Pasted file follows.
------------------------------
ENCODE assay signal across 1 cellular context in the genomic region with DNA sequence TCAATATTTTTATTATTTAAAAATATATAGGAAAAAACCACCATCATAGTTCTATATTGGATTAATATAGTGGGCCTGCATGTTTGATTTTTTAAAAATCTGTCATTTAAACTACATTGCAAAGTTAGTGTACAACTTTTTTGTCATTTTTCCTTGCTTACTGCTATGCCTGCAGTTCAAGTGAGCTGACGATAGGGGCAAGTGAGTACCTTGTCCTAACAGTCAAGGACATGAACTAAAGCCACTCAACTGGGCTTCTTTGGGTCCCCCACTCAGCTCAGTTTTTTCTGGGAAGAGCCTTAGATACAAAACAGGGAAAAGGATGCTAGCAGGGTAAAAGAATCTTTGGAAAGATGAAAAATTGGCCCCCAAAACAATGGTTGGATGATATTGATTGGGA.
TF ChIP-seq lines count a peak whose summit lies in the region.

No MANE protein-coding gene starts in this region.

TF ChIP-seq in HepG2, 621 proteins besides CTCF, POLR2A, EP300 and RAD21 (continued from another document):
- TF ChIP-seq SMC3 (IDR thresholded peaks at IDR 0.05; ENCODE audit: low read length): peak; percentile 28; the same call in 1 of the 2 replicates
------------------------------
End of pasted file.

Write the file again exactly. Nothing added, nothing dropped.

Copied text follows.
ENCODE assay signal across 1 cellular context in the genomic region with DNA sequence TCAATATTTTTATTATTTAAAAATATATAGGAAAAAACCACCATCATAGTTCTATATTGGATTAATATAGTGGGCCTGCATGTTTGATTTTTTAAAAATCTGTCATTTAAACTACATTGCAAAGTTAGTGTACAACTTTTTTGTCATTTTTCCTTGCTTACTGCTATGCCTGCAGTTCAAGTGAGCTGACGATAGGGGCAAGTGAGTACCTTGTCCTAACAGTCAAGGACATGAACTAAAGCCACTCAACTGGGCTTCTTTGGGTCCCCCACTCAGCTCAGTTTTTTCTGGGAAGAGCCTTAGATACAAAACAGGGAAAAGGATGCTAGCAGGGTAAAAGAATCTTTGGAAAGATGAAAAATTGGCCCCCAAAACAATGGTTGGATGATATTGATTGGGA.
TF ChIP-seq lines count a peak whose summit lies in the region.

No MANE protein-coding gene starts in this region.

TF ChIP-seq in HepG2, 621 proteins besides CTCF, POLR2A, EP300 and RAD21 (continued from another document):
- TF ChIP-seq SMC3 (IDR thresholded peaks at IDR 0.05; ENCODE audit: low read length): peak; percentile 28; the same call in 1 of the 2 replicates